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For Bank AML Compliance, New Crypto Registration Questions to Consider

Gensler’s comments, particularly his interpretation that securities laws apply to most of the crypto space and therefore the majority of companies have failed in their registration obligations, also put further pressure on banks holding crypto business accounts.

“Of the nearly 10,000 tokens in the crypto market, I think the vast majority are securities,” he said. “Offers and sales of these thousands of crypto security tokens are covered by securities laws.”

“Some tokens may not meet the definition of a secure – what I will call insecure crypto tokens,” he said. “These probably only represent a small number of tokens, although they may represent a significant portion of the overall value of the crypto market.”

This interpretation could embarrass banks.

Banks are the junction point between the worlds of fiat and cryptographic values, the on- and off-ramp for exchanges and transactions to become tangible and real currencies.

What does this mean for financial crime compliance officers in the field?

Although they are not responsible for the customers of their virtual exchange clients, a compliance team may wish to interview connected crypto companies to ask whether they have registered with the SEC or the Commodities Futures Trading Commission ( CFTC).

Such a series of questions is a balancing act as to how much an AML agent wants to harass or alienate a crypto exchange client by asking if they have reviewed their own operations, assessed their similarity to securities firms securities and voluntarily sought registration advice from the SECOND.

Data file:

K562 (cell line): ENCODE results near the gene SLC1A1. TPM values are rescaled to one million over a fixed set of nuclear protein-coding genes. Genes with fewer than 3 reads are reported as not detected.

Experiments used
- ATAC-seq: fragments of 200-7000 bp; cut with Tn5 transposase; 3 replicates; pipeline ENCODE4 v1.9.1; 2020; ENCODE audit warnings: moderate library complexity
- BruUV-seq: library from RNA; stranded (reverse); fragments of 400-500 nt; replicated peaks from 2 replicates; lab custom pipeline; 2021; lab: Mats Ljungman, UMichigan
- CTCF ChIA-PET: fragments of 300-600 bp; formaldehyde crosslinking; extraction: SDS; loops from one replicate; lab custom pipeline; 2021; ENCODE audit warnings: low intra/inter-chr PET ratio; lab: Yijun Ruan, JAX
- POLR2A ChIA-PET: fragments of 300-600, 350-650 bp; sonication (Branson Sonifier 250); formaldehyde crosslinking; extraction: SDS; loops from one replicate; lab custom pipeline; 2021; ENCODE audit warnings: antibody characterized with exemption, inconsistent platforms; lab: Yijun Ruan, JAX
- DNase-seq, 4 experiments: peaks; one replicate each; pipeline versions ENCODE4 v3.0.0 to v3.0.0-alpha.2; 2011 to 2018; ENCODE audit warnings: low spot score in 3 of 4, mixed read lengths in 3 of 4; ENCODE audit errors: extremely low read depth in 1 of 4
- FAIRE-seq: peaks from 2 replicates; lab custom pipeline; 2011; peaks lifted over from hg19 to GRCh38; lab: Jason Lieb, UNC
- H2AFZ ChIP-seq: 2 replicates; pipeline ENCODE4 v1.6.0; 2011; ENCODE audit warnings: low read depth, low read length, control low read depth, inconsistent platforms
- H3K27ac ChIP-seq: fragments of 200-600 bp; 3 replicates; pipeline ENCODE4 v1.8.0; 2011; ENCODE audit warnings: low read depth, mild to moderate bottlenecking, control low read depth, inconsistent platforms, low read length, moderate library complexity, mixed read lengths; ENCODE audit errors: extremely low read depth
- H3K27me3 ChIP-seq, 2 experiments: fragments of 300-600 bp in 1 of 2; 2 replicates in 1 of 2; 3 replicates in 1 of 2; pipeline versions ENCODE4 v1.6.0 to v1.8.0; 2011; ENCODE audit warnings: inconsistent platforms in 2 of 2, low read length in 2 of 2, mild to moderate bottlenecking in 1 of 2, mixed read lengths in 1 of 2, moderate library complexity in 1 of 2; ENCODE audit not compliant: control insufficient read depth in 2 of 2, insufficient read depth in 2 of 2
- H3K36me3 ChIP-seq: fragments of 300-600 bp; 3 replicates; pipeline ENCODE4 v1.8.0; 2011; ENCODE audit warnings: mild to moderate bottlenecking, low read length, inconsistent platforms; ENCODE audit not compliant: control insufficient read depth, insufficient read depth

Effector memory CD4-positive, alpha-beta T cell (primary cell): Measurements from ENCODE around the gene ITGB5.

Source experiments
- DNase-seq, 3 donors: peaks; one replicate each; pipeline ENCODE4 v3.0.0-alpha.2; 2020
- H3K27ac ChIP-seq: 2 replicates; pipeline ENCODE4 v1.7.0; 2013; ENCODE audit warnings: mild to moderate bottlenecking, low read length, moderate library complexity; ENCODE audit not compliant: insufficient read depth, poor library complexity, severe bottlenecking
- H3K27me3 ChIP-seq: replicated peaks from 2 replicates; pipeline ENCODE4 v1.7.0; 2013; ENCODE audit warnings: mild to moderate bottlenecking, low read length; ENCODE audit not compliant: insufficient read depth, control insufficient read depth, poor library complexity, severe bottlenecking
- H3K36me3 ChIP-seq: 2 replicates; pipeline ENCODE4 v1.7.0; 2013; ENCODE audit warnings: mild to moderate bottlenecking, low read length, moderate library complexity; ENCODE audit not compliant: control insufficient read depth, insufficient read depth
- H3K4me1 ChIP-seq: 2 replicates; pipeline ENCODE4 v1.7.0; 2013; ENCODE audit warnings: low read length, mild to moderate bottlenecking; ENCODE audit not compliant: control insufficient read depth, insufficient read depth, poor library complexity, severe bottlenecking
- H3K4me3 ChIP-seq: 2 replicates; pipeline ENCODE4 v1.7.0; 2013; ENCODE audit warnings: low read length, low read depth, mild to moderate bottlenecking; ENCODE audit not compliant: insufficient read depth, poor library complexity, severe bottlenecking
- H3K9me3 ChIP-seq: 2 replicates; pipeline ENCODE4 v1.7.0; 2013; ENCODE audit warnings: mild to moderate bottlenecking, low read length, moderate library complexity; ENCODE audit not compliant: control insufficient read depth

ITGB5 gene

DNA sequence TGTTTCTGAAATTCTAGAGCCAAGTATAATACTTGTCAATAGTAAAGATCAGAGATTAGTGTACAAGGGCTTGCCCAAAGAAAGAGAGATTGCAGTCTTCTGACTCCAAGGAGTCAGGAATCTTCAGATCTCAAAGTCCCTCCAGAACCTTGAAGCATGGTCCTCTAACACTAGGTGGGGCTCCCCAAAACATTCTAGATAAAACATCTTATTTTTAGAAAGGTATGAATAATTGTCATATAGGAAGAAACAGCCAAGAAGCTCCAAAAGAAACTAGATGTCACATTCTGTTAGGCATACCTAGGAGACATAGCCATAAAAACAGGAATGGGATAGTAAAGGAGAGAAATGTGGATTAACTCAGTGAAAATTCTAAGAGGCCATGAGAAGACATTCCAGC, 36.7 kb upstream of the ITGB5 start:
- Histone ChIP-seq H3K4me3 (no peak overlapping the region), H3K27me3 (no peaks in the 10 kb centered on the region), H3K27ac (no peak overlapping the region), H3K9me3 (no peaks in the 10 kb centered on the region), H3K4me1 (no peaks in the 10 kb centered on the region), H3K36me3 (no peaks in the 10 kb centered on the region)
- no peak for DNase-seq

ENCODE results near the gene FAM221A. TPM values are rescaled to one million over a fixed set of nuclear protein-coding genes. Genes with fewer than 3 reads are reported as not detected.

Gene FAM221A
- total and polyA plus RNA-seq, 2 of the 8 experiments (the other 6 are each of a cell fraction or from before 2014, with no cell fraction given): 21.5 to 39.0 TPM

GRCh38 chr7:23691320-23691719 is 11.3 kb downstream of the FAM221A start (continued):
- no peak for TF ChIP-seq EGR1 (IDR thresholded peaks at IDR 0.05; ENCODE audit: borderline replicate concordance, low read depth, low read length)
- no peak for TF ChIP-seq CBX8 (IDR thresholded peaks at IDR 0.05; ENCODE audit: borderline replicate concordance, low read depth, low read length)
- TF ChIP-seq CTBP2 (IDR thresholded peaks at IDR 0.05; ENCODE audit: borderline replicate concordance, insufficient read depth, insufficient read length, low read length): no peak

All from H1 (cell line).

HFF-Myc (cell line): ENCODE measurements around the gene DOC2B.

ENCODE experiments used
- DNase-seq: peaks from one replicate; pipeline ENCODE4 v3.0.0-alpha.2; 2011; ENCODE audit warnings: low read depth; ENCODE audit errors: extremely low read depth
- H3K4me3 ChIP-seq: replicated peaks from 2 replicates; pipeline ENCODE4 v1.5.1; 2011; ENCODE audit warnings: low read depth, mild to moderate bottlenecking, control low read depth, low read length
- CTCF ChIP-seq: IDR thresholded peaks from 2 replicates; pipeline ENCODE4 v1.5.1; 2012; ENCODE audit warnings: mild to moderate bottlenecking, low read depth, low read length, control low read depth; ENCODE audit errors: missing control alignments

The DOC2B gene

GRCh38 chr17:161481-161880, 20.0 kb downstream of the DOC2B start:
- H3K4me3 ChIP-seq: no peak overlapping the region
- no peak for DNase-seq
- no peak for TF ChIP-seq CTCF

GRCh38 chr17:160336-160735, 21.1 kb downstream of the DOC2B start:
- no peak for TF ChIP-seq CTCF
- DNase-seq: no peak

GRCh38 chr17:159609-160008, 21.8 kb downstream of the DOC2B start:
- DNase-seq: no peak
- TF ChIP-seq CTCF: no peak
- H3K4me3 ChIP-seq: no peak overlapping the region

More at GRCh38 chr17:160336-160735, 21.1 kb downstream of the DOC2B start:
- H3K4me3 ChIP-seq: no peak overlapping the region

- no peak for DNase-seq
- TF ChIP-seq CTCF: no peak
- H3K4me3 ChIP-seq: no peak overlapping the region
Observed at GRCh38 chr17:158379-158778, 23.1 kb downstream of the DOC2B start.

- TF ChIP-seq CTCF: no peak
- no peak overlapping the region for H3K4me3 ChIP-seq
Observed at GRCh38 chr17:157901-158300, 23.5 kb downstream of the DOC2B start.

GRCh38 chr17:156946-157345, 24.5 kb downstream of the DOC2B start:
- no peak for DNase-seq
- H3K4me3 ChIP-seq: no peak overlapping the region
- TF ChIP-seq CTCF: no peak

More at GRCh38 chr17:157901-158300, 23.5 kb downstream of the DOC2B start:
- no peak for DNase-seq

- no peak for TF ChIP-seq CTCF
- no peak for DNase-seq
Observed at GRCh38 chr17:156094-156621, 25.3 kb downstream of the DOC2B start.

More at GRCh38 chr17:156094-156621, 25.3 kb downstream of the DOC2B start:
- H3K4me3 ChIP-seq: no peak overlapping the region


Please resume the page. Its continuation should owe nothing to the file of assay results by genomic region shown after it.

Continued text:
The reason: Currently, Congress has not passed a new bill declaring that, yes, crypto companies are securities or, more specifically, that individual companies have been analyzed and deemed to have passed the “test Howey” historic and seminal.

The Howey test refers to the United States Supreme Court case to determine whether a transaction is considered an “investment contract” and would therefore be considered a security and subject to the disclosure and recording requirements in under the Securities Act of 1933 and the Securities Exchange Act of 1934. , according to online definitions.

According to Howey’s test, an investment contract exists if there is an “investment of money in a joint enterprise with a reasonable expectation of profit from the efforts of others”.

Currently, one of the main compliance and registration requirements for crypto exchanges, at least in the United States, is that they must be registered with the Financial Crimes Enforcement Network (FINCEN) of the United States Treasury and are subject to the full range of AML program rights.



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